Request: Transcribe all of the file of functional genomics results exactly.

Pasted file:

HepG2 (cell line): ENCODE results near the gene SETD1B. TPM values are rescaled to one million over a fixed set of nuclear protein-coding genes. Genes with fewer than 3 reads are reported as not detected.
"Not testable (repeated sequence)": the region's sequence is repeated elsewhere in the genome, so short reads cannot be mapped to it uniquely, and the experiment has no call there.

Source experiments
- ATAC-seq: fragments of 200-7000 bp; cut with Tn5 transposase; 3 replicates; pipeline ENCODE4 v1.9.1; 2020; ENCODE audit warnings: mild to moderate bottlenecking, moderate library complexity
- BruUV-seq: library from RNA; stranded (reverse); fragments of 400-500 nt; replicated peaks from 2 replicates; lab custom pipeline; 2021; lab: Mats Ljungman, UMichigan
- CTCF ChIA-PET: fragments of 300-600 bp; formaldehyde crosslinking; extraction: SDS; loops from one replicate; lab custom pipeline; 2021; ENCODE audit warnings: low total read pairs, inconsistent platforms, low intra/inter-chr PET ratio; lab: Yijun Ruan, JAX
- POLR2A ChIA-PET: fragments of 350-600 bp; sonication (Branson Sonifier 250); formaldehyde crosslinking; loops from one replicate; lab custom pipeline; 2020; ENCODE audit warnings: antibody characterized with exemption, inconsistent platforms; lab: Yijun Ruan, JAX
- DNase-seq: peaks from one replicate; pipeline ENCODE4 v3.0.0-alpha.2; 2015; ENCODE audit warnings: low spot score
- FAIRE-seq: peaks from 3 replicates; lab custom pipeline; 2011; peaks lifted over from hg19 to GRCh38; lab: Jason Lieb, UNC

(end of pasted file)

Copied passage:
HepG2 (cell line): ENCODE results near the gene SETD1B. TPM values are rescaled to one million over a fixed set of nuclear protein-coding genes. Genes with fewer than 3 reads are reported as not detected.
"Not testable (repeated sequence)": the region's sequence is repeated elsewhere in the genome, so short reads cannot be mapped to it uniquely, and the experiment has no call there.

Source experiments
- ATAC-seq: fragments of 200-7000 bp; cut with Tn5 transposase; 3 replicates; pipeline ENCODE4 v1.9.1; 2020; ENCODE audit warnings: mild to moderate bottlenecking, moderate library complexity
- BruUV-seq: library from RNA; stranded (reverse); fragments of 400-500 nt; replicated peaks from 2 replicates; lab custom pipeline; 2021; lab: Mats Ljungman, UMichigan
- CTCF ChIA-PET: fragments of 300-600 bp; formaldehyde crosslinking; extraction: SDS; loops from one replicate; lab custom pipeline; 2021; ENCODE audit warnings: low total read pairs, inconsistent platforms, low intra/inter-chr PET ratio; lab: Yijun Ruan, JAX
- POLR2A ChIA-PET: fragments of 350-600 bp; sonication (Branson Sonifier 250); formaldehyde crosslinking; loops from one replicate; lab custom pipeline; 2020; ENCODE audit warnings: antibody characterized with exemption, inconsistent platforms; lab: Yijun Ruan, JAX
- DNase-seq: peaks from one replicate; pipeline ENCODE4 v3.0.0-alpha.2; 2015; ENCODE audit warnings: low spot score
- FAIRE-seq: peaks from 3 replicates; lab custom pipeline; 2011; peaks lifted over from hg19 to GRCh38; lab: Jason Lieb, UNC